Sri Lankans celebrate after President Rajapaksa resigns – but bigger problems lurk

The president’s resignation marks a major victory for the protesters, who for months have demanded the ouster of both Rajapaksa and Prime Minister Ranil Wickremesinghe.

Many in Sri Lanka blame Rajapaksa for the country’s deteriorating situation, where runaway inflation and lack of basic goods such as fuel and food affect everyday life.

But while Rajapaksa is now out of the picture, having landed in Singapore on Thursday, following a previous flight to the Maldives via military jet, his close political ally Wickremesinghe remains firmly in place – and was sworn in as acting president on Friday.

A senior government source told CNN that Rajapaksa appeared before the Sri Lankan High Commission in Singapore on Thursday to sign a physical letter of resignation in front of the High Commissioner.

The letter was then brought to Sri Lanka by plane and delivered in person to Sri Lanka’s parliamentary speaker, Mahinda Yapa Abeywardenena, who formally announced that Rajapaksa had withdrawn.

The information sheds new light on the several-hour delays between the news of Rajapaksa’s resignation, first sent via email to the speaker on Thursday, and the official confirmation from Abeywardenena on Friday.

The news sparked jubilant festivities in Colombo on Thursday night as crowds of jubilant protesters lit fireworks and fireworks. People from all walks of life, young and old, took to the streets for the festivities, which lasted well into the night.

Many of them on the street said they were overjoyed at the news after months of protests and financial difficulties. Rajapaksa’s departure represented a victory against government corruption and mismanagement, they said.

“We had one goal – to get rid of this absolutely corrupt regime,” said Dishan Seneviratne, 45. “I’m not someone who (usually) comes on the streets. But I came because I was afraid for my son’s future. .. (for) the next generation. We have fought for it. “

But others remained at odds with Wickremesinghe – also very unpopular and closely linked to Rajapaksa – now in office with the presidency.

Some protesters have said they plan to continue demonstrating until Wickremesinghe has also resigned – and both men will be held accountable for the country’s alleged economic mismanagement.

“We will continue to fight. We will fight until (Rajapaksa) is properly charged and until some action is taken … we fight as one nation until he is properly punished for whatever he has done,” Mariyan said. Malki. 29, who attended the celebration Thursday night.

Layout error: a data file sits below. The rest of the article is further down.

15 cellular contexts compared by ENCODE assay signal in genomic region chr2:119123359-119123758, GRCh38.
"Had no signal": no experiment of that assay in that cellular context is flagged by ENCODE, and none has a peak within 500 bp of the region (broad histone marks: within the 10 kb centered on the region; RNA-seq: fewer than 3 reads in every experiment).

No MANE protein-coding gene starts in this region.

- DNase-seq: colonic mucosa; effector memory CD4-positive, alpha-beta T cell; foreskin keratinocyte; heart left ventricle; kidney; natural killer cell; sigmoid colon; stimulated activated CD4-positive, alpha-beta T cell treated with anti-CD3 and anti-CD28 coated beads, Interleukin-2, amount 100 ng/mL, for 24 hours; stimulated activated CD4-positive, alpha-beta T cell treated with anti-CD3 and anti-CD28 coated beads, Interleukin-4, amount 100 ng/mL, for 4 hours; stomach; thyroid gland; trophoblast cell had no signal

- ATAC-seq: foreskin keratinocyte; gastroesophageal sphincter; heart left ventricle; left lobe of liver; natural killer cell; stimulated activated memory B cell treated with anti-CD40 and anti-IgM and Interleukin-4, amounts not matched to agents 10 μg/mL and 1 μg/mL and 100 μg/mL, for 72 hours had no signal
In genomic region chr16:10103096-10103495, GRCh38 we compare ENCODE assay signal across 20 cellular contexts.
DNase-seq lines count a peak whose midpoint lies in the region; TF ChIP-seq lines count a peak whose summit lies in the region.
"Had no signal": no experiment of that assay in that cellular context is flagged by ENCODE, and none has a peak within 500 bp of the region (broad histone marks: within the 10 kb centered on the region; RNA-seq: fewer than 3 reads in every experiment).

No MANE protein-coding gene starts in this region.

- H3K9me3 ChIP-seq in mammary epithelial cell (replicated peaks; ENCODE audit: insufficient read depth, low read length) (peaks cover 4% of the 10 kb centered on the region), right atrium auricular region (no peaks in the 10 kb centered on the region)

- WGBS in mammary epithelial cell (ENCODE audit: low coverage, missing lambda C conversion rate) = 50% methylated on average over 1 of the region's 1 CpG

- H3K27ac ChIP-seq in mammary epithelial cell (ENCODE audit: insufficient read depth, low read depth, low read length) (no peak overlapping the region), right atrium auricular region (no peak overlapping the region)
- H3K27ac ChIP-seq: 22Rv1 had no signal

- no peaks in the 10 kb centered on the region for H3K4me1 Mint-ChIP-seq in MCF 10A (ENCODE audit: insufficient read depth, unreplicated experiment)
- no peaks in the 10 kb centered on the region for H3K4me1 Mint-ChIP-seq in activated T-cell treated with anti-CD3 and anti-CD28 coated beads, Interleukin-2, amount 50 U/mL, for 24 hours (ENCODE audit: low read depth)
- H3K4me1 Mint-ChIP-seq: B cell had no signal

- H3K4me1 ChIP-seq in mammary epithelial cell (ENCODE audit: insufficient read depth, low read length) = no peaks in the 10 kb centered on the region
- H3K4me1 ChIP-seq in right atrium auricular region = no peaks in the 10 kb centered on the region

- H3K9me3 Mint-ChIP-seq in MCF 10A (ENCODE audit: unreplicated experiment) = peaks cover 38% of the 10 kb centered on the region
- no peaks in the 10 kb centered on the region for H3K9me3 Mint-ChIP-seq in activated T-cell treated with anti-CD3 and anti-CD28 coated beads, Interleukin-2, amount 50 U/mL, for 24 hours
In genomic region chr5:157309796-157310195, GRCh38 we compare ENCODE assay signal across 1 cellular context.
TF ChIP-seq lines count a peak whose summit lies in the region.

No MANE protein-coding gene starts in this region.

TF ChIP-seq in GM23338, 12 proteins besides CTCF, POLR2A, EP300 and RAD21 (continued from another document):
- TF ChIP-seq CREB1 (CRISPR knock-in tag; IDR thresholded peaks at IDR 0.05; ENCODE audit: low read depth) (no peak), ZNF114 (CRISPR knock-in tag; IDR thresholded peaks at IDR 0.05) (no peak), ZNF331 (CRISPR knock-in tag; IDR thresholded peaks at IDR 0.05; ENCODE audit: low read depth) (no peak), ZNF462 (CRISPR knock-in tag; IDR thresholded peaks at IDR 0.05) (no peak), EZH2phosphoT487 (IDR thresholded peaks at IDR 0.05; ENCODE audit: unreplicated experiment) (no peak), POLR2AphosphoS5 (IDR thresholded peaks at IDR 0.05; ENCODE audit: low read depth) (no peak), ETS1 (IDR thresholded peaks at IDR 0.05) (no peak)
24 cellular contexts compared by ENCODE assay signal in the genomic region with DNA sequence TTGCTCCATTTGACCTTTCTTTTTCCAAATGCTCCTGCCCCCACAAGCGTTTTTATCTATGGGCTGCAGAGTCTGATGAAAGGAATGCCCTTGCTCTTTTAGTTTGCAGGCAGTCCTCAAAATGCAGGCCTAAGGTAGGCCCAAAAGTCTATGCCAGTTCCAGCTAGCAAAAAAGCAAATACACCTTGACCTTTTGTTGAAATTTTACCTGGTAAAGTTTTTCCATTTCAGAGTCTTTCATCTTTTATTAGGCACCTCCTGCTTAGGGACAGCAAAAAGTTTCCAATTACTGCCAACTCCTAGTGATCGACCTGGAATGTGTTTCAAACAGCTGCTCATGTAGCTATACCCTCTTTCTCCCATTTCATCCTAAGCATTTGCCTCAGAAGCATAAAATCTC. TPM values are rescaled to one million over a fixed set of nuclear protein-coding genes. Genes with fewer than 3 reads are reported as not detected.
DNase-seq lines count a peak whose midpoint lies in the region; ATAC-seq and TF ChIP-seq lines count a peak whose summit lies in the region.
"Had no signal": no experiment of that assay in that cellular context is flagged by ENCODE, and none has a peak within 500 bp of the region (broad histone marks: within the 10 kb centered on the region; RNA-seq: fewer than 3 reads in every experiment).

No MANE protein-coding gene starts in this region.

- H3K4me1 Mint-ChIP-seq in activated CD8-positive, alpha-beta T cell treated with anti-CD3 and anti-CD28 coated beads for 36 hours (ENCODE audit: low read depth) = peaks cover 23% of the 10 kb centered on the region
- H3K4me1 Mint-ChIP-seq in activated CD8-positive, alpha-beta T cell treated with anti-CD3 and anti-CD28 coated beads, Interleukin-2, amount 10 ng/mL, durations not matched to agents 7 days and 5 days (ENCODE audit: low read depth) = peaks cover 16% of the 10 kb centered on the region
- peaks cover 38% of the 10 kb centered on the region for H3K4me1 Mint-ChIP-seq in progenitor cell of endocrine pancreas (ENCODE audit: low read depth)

Wickmenesinghe will remain acting president until parliament elects a new president, with lawmakers convened on Saturday to begin the process. A date has not yet been set for the vote, but according to the constitution, Wickremesinghe will only be allowed to hold office for a maximum of 30 days.

Once the new president is elected, he will serve for the remaining two years, which were originally set aside for Rajapaksa’s term.

Friday’s announcement marks the end of a chaotic week in which the future of Sri Lanka’s leadership has been thrown into uncertainty after Rajapaksa fled without formally resigning. For almost two days it was unclear whether he would agree to resign; what would happen if he refused to do so; and even his whereabouts at times. Tensions were high and authorities imposed curfews and fired tear gas to disperse protesters.

But even with Rajapaksa officially out of office and a new president soon to be elected, major problems are looming for the economically ravaged country as it struggles with its worst downturn in seven decades.

People are celebrating in Colombo, Sri Lanka when they hear about the resignation of President Gotabaya Rajapaksa on July 14th.

The financial crisis

Virtually peaceful protests have escalated in Sri Lanka since March, when public anger erupted in the streets over rising food costs, fuel shortages and electricity cuts as the country struggled to pay back debt.

But public anger erupted last weekend as protesters occupied the homes of both Rajapaksa and Wickremesinghe.

Sri Lanka is in chaos and its president has fled.  Here's what we know
Both leaders said shortly after that they would resign, with the expected layoffs on Wednesday. But Rajapaksa left the country that day on a flight before dawn without resigning, leaving Wickremesinghe at the helm.

Rajapaksa traveled to the Maldives – where the former president has long had ties to the Rajapaksa dynasty – but traveled just over 24 hours later and boarded a “Saudi plane” to Singapore on Thursday, according to a senior security source in Colombo.

Singapore said Rajapaska had been allowed to enter the country on a “private visit” but had not requested or been granted asylum.

Shortly after his arrival, Abeywardenena, the speaker of the parliament, announced that Rajapaksa had resigned.

People in Colombo, Sri Lanka, are celebrating when they hear about the resignation of President Gotabaya Rajapaksa on July 14th.

But experts say there are still questions about Sri Lanka’s future. If anything, the political upheaval and lack of clarity are causing problems for the country’s economic recovery, said Ganeshan Wignaraja, senior researcher at the British think tank, ODI Global.

“What I am observing is that Sri Lanka is a messy democracy,” he said. “And in this context, today’s debates in Parliament have taken a little too long. And it shows the political dysfunctional nature of our politics today.”

“This political instability can really set the economy back,” he added. “It can scare investors away, it can scare tourists away, it can scare incoming money transfers and even aid away. I fear the economic crisis will take a long time to sort out and the people will suffer more unless Parliament pulls itself together. “

Leave a Comment